A folk theorem is a theorem that’s too informally stated to be proven true, and might not even be strictly true, but that nevertheless often seems to hold. For instance, here are the folk theorems of game theory. And here’s Andrew Gelman’s folk theorem of statistical computing.
Here’s my Folk Theorem of Alternative Hypotheses In Ecology. Imagine you have several reasonably plausible alternative hypotheses about how ecological variables X and Y will be related.* Some or all of your hypotheses make different predictions about the the X-Y relationship (e.g., one says it’s humped, another says it’s an increasing linear relationship, etc.). But you have little or no data on how X and Y actually are related. Or maybe there is a lot of data, but it’s scattered throughout the literature and so no one knows what it would show if it were compiled.** Then my folk theorem says that none of those predictions will hold in a substantial majority of the cases, and there will be no rhyme or reason to which prediction holds in any particular case.
Shorter folk theorem: if anything can happen in ecology, anything will happen.
Example: the intermediate disturbance hypothesis. Ok, there’s actually not that much mathematical theory predicting diversity-disturbance relationships (as distinct from verbal arm-waving, which doesn’t count). But what theory there is makes predictions that are all over the map. Change the model structure, or even just change the model parameter values or the diversity metric, and you predict totally different diversity-disturbance relationships–humped or linearly increasing or curvilinear or whatever (Wootton 1998, Buckling et al. 2000, Shea et al. 2004, Miller et al. 2011, Svensson et al. 2012). Which according to my folk theorem is why all sorts of different diversity-disturbance relationships are found in both observational data and in manipulative experiments, with no one particular qualitative form of relationship predominating (Mackey and Currie 2000, Shea et al. 2004, Svensson et al. 2012, Fox 2013). There are equally good reasons to expect just about any disturbance-diversity relationship, which is why many different diversity-disturbance relationships occur with appreciable frequency.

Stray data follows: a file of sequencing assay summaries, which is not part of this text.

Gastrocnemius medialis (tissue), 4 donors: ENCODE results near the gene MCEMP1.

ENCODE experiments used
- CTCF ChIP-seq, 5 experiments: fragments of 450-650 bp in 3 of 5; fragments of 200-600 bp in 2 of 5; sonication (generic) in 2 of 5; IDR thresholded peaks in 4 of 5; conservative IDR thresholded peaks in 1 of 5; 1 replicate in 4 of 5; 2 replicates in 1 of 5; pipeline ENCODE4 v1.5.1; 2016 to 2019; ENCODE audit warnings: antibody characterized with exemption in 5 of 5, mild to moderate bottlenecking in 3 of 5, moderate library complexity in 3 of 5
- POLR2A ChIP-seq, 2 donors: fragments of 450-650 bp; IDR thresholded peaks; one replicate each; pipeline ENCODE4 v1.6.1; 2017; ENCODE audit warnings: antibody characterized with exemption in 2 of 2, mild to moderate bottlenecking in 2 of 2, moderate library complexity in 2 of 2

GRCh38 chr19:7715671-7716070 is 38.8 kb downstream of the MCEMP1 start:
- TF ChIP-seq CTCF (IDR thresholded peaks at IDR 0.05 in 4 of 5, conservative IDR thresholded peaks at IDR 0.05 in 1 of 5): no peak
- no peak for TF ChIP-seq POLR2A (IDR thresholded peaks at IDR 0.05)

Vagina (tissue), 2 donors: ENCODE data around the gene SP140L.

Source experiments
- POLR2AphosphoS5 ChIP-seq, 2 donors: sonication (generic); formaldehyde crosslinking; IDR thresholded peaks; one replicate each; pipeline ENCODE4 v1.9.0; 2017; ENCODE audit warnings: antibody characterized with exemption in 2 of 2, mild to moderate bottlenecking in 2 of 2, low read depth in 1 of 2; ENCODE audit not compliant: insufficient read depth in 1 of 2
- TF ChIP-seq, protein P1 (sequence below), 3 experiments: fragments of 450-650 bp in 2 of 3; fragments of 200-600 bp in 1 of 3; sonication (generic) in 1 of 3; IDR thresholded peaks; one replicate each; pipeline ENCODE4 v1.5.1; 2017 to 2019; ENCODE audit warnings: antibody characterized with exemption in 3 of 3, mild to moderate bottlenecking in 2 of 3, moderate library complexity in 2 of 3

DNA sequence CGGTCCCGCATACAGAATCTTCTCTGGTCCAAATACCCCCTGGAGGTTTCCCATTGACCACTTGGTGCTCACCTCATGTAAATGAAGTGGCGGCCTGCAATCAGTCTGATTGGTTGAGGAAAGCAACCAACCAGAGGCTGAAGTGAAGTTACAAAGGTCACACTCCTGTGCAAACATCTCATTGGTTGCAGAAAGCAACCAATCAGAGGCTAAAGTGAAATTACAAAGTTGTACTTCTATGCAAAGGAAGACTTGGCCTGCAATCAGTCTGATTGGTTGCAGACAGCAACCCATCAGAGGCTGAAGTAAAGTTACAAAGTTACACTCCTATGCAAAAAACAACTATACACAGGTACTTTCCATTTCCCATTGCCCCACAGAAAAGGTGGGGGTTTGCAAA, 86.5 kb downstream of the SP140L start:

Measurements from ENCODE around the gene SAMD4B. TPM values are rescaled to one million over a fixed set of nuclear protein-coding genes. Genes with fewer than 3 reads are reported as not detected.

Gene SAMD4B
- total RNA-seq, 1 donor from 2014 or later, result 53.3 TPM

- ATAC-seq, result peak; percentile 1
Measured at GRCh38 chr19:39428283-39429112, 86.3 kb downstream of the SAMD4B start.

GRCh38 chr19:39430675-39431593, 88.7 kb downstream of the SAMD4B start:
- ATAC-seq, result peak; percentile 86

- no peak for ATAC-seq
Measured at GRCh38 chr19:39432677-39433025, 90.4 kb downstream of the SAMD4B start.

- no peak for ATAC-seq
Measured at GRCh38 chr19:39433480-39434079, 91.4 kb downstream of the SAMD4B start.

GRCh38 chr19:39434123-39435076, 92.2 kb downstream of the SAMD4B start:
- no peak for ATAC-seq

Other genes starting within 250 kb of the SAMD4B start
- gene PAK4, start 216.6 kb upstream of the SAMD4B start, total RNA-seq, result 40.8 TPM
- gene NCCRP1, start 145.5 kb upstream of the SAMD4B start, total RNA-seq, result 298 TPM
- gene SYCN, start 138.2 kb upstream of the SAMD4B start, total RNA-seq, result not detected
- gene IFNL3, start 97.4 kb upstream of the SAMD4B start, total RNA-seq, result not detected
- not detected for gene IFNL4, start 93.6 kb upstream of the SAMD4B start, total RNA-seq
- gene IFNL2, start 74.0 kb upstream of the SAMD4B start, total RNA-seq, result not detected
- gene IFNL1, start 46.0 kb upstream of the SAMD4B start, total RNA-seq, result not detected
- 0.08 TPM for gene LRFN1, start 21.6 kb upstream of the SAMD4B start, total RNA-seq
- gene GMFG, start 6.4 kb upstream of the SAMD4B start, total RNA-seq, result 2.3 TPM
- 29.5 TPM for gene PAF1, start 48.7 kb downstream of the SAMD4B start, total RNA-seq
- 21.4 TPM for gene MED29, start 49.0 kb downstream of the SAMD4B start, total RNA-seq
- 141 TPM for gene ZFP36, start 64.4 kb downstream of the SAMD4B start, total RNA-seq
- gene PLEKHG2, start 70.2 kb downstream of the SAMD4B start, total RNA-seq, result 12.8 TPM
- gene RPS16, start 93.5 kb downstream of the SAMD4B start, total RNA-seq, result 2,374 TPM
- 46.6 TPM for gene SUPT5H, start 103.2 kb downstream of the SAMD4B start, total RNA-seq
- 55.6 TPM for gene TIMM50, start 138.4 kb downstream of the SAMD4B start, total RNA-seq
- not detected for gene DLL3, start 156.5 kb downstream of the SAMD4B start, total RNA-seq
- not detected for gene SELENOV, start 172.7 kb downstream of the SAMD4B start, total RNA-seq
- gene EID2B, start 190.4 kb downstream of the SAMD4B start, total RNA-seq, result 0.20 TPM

A second example: local-regional richness relationships. You can get either linear or concave-down (“saturating”) relationships between local species richness and the species richness of the surrounding region, just by tweaking the parameters of a dead-simple model (Fox and Srivastava 2006). And in nature linear and saturating local-regional richness relationships are about equally common, and there’s no rhyme or reason to when you see one or the other (see this old post for discussion and citations).
My folk theorem is the converse of Steven Frank’s (and others’) notion that simple patterns emerge in ecological data when there are many different processes or mechanisms that would generate the pattern, and few or none that would generate any other pattern. Think for instance of the fact that most every species abundance distribution is lognormal-ish in shape, with many rare species and few common ones. That’s presumably because a lognormal-ish species-abundance distribution is hard to avoid. As illustrated by the fact that most any plausible model of community dynamics, (and many implausible ones) predict a lognormal-ish species-abundance distribution. Contrast that with my folk theorem. My folk theorem says that, when different process or mechanisms all generate different patterns in data rather than all generating the same pattern, you won’t see a pattern at all. Rather, the data will vary idiosyncratically from one case to the next, thanks to case-specific variation in the details of underlying processes or mechanisms.
My folk theorem is consistent with how theoreticians go about their work. Theoreticians either develop their models to explain existing data, or to answer a hypothetical question: what would the world be like if [list of assumptions] were the case? There’s no reason to expect (or want!) the latter sort of model to describe the way the world usually is. And the former sort of model will only describe the way the world usually is if the existing data describe the way the world usually is. If the existing data just comprise a couple of suggestive case studies, or a “stylized fact” that might not actually be a fact at all, theory developed to explain those data isn’t likely to hold more broadly. After all, how common is it for the first few published examples of anything in ecology to turn out to be typical examples? Not that common, right?
What do you think? Is my folk theorem valid? Can you think of other examples? Can you think of counterexamples–maybe even enough so that it should no longer be regarded as a folk theorem? Looking forward to your comments, as always.
*Roughly equal plausibility of the alternative hypotheses is a key assumption here. You can always dream up some reason why anything would happen in ecology. But you can’t always dream up a plausible reason.
*Thus, my folk theorem doesn’t apply in cases where many different hypotheses are proposed to explain a known, well-established pattern in empirical data. The fact that there are seventy bazillion hypotheses to explain the latitudinal species richness gradient is not a counterexample to my folk theorem.